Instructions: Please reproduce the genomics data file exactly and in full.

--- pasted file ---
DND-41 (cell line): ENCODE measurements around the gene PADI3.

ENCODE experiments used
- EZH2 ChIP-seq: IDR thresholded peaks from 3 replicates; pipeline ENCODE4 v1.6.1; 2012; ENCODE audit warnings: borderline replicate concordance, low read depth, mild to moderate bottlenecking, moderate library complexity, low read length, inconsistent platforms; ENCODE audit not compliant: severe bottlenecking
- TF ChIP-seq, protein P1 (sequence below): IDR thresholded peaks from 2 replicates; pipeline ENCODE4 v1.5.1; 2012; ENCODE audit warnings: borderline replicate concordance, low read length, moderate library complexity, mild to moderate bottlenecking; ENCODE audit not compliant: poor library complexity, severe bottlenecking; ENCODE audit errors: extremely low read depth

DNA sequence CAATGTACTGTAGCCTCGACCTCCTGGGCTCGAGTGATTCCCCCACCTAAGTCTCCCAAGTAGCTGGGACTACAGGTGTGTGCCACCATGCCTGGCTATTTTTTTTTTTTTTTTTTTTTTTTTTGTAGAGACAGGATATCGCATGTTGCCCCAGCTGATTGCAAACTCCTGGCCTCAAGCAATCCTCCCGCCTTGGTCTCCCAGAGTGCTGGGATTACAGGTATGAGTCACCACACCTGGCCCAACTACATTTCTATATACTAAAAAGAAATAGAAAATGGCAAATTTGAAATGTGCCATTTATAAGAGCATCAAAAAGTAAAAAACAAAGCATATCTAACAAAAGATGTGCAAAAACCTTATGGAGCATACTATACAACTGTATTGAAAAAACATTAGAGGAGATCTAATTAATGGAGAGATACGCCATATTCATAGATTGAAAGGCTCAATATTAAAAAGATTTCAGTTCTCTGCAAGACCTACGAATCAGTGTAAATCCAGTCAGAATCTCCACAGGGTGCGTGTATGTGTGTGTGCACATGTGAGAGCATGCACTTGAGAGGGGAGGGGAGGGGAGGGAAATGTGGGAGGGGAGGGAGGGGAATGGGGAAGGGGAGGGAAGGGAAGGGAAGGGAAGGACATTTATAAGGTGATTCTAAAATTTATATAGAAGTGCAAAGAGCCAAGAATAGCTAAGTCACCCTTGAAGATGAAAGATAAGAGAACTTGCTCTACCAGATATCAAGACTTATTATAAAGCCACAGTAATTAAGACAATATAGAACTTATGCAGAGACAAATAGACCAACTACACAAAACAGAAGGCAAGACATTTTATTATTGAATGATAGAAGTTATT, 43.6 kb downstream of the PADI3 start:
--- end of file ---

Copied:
DND-41 (cell line): ENCODE measurements around the gene PADI3.

ENCODE experiments used
- EZH2 ChIP-seq: IDR thresholded peaks from 3 replicates; pipeline ENCODE4 v1.6.1; 2012; ENCODE audit warnings: borderline replicate concordance, low read depth, mild to moderate bottlenecking, moderate library complexity, low read length, inconsistent platforms; ENCODE audit not compliant: severe bottlenecking
- TF ChIP-seq, protein P1 (sequence below): IDR thresholded peaks from 2 replicates; pipeline ENCODE4 v1.5.1; 2012; ENCODE audit warnings: borderline replicate concordance, low read length, moderate library complexity, mild to moderate bottlenecking; ENCODE audit not compliant: poor library complexity, severe bottlenecking; ENCODE audit errors: extremely low read depth

DNA sequence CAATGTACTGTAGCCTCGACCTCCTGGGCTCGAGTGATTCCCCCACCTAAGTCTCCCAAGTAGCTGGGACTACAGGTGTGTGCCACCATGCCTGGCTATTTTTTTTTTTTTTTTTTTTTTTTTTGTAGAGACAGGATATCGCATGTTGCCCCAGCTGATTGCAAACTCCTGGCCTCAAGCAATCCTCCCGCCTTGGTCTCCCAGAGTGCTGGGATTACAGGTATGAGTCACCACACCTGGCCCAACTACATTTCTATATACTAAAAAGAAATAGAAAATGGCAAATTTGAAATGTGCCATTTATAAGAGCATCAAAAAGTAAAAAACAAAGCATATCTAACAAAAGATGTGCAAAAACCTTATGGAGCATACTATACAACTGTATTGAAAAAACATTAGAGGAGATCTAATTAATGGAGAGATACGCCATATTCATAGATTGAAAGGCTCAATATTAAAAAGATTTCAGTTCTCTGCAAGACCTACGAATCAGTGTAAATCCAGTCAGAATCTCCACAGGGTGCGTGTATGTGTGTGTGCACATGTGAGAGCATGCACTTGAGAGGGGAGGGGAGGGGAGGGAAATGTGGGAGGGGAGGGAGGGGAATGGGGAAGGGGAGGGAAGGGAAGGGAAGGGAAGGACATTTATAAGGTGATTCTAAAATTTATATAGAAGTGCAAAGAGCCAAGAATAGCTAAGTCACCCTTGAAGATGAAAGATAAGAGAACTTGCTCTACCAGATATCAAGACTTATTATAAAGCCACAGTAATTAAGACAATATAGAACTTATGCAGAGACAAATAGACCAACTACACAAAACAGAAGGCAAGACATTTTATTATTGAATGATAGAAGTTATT, 43.6 kb downstream of the PADI3 start: